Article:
Tetris 99 has been one of 2019’s biggest surprises. Putting a battle royale spin on a timeless classic has grown to become Nintendo Switch Online’s killer app. Even with only one mode during the first few months of the game’s existence, I’ve poured dozens of hours into the game and had no plans of stopping.
But for players looking to shake things up, the Big Block DLC is available for purchase. For $9.99 USD, you get access to two new offline modes. Are these new additions enough to pry you away from the online multiplayer action?
20XX by Batterystaple Games isn’t afraid to show where its inspiration came from. From the design of its main characters, to the feel of the game’s controls, right down to aping one of the most iconic intro screens in gaming, this is an unapologetic riff on the Mega Man franchise, particularly the X series of games. However, some fundamental changes to the core formula flip the standard bot-battling formula on its head.
The battle royale sub-genre of games has a new competitor in town. Going beyond the bounds of the shooter, The Tetris Company and Nintendo surprised the world with Tetris 99. Exclusive to the Nintendo Switch, 99 players enter one room and battle in block-dropping warfare until only one remains. Tetris in its base form is one of the greatest games of all-time, but how does it translate to the modern battle royale format?
Tetris Effect isn’t designed to be the most competitive or eSports ready version of the game. With the way that the game goes out of its way to obstruct your field of view for the sake of looking cool, it’s generally meant to be more about being absorbed into the vibe that the puzzle, music, and visuals create in unison. However, I understand that none of that matters when you’ve failed the final Journey mission for the hundredth time, or you fall well short of your friends on the leaderboards.
Though the core game is decades old, there’s still much to learn about this classic block-stacking game, especially if you’re unfamiliar with the modern Tetris ruleset. Maybe these tips will come in handy with whatever obstacles the game throws at you!
[NOTE: I did not play the game in VR at the time of writing, so I don’t touch on it or factor it into my current opinion of the game]
Tetris is the closest thing we have to gaming perfection. Universal appeal, easy to learn, difficult to master, and inherently designed in such a way that you’ll never win, but you can always do better. Feel free to make a case for any other game, but Tetris being the highest selling game of all-time with no signs of slowing down decades into its never-ending lifespan is a testament to its greatness.
How do you reinvent gaming’s equivalent of the wheel? If you’re Tetsuya Mizuguchi – most famous for his work on trippy games such as Rez and Lumines – you change the context of what the Tetris experience is through flashy visuals, modern electronic music, and VR support. I can’t speak to the VR side of the game, but the sheer act of playing the block-staking action in Tetris Effect becomes less about exercising your brain and more about being absorbed in the feeling that the entire experience creates.
Tetris is a timeless classic, but a new coat of paint by Rez and Lumines visionary Tetsuya Mizuguchi goes a long way towards transforming it from an intense mental exercise to a euphoric trip through time and space. In this set of videos, I complete the main campaign mode, along with an attempt at taking on the endless marathon! Full review forthcoming!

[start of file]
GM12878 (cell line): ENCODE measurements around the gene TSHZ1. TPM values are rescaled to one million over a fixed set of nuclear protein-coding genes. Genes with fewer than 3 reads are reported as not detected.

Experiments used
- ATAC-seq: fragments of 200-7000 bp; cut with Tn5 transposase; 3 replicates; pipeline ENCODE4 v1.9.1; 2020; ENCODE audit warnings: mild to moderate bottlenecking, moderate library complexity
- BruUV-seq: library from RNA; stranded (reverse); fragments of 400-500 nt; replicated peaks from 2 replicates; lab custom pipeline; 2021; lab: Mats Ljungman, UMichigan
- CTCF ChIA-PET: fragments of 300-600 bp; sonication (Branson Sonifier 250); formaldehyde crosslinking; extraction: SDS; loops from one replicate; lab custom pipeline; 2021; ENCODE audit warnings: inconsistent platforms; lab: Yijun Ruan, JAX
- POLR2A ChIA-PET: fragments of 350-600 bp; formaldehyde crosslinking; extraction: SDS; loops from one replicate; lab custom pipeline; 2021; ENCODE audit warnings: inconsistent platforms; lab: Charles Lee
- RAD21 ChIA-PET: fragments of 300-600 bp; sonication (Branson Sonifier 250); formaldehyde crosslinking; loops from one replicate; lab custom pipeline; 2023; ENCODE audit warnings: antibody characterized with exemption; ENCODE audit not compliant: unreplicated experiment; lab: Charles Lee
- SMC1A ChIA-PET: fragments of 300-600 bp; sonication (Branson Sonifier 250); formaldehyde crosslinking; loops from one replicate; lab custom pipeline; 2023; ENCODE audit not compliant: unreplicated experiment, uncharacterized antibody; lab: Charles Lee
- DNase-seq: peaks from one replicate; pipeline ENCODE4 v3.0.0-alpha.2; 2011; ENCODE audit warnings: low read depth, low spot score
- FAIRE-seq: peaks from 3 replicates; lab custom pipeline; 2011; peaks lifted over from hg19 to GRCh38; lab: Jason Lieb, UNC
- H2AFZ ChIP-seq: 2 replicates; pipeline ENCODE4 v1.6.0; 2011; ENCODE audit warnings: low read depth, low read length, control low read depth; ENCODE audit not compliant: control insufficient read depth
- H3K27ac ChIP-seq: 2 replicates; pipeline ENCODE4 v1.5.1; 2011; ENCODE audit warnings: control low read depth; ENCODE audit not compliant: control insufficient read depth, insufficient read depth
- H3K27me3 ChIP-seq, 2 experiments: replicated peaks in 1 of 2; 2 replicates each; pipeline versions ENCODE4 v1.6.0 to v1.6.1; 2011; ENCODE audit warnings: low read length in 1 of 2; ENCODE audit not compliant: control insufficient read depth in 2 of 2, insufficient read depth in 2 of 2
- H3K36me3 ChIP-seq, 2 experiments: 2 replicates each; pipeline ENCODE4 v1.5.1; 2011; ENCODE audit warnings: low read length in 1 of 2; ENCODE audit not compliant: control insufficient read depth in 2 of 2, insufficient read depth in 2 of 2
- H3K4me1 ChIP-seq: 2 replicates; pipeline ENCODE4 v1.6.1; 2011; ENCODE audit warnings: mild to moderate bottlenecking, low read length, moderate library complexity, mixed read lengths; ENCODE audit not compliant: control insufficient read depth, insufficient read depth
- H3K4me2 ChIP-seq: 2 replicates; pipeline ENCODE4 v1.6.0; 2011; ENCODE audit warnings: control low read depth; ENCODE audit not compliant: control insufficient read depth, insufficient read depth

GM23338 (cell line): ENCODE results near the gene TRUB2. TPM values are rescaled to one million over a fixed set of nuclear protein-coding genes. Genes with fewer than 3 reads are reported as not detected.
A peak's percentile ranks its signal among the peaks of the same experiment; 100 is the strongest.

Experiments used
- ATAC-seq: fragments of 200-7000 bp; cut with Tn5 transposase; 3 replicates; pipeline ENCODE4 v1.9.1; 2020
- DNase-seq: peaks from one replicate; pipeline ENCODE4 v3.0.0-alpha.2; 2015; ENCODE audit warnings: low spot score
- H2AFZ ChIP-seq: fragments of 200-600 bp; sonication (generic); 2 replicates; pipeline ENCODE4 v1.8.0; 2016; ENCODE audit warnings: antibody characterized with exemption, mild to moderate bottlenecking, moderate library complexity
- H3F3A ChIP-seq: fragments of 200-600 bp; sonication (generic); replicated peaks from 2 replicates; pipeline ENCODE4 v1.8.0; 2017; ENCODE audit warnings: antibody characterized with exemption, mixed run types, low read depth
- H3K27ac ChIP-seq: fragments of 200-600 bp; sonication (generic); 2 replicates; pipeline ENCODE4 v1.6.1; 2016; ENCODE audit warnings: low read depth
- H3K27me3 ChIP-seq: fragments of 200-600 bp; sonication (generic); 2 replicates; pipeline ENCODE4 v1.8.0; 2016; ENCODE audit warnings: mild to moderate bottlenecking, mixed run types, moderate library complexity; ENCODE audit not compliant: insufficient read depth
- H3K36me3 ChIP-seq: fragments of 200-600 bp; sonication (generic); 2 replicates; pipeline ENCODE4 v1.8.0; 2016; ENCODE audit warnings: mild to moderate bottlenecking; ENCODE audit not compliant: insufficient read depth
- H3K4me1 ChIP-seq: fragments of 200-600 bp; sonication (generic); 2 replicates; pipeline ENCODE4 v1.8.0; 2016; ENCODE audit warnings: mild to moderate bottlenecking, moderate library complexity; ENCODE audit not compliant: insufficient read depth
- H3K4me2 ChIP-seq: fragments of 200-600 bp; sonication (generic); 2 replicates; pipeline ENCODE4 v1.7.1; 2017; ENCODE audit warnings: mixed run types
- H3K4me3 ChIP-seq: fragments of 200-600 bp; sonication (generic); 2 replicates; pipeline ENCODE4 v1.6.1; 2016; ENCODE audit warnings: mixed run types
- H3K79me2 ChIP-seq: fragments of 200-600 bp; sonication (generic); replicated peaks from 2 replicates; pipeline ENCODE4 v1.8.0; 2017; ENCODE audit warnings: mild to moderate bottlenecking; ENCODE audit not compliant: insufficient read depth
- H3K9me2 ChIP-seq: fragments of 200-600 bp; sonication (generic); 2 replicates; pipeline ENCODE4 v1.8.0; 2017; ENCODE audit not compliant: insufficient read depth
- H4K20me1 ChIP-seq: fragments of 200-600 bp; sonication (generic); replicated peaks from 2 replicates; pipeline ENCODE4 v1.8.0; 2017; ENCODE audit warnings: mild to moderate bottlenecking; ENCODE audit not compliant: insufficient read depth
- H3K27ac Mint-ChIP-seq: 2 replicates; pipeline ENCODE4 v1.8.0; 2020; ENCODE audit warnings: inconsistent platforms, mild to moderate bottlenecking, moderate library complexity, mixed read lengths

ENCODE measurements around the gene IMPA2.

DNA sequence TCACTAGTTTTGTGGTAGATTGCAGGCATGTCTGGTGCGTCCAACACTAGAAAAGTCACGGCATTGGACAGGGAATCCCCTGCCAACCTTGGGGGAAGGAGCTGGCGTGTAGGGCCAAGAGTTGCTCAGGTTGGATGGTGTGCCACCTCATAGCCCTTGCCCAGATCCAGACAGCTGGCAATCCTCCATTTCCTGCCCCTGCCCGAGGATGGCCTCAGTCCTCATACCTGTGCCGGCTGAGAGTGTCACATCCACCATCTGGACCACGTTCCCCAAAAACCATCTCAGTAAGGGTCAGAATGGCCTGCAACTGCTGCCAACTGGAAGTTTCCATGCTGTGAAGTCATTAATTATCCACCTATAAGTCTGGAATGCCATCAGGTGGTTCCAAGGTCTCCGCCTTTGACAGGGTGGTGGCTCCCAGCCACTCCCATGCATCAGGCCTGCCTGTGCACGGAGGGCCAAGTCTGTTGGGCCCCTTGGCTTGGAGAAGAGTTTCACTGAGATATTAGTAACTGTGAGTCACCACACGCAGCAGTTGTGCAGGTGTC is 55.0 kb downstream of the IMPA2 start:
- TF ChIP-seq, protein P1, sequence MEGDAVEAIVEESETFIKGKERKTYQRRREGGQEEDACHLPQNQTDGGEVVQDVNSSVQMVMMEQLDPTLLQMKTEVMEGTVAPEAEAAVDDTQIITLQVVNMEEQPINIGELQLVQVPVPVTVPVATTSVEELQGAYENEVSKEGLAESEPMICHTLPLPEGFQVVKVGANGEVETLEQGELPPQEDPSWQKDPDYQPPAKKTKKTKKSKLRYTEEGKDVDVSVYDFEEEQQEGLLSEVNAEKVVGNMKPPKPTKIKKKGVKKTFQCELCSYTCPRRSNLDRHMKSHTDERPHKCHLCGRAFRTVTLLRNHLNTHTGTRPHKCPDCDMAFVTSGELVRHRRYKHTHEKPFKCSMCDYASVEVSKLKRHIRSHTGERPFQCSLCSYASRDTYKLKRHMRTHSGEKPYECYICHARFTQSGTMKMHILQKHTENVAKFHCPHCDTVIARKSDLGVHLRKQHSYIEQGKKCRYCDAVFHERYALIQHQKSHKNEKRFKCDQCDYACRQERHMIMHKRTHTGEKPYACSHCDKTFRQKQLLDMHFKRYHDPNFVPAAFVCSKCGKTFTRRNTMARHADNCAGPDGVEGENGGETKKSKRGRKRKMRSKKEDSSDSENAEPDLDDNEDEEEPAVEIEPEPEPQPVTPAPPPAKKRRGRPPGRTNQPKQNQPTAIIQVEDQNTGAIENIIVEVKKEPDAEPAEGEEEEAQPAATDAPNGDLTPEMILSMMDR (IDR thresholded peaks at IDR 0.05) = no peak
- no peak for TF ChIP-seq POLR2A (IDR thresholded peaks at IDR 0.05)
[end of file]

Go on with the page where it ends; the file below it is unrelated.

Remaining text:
Buy Tetris Effect Now From Amazon.com
Capcom recently released a teaser trailer for Street Fighter V. The YouTube video has been made private, but for the time being, you can check it out here on Daily Motion. Besides showing a few fleeting glimpses of Ryu and Chun-Li in action, the end of the trailer states that the game is exclusive to PlayStation 4 and PC.
Are you ready to bust a move? The sequel to last year’s breakout Kinect hit is out now, and my brother picked up a copy of it late last week. At this point, I have not shaken my booty enough to write a full review but rest assured it’s on the way.
Now if you will excuse me, I have to prove to the haters why this Jett is so Fly Like A G6. Yes, that was a terrible pun and yes, I’m sorry.
Do you remember the Gears of War Mad World commercial? Up until that point, the game had been presented as a ‘dudebro’ shooter with all of the emphasis on its revolutionary cover mechanics and stop-and-pop shooting. Then the Mad World commercial hit television and it presented the game as something more emotionally charged. Unfortunately, it was all for the sake of advertising, as none of that Mad World feeling ended up making it into the game. Gears of War 2 sort of tried to capture that, but those few attempts came off as unintentionally funny.
While Marcus and company weave through bombastic firefights and kill all varieties of alien lifeforms in Gears of War 3, it actually manages to capture that Mad World feeling in a number of spots. In one particular case, it literally captures it, but that’s going way into spoiler-territory. Let’s back up and talk about this new, improved and somewhat more emotional Gears of War 3.
If you’ve been holding your a breath for my Gears of War 3 review, you can exhale. No, this isn’t it and no, I’m not close to having one ready. Though my progress through the game was stilted by my practice for T12: Toronto Fighting Game Championships, I’ve now got some time to make progress.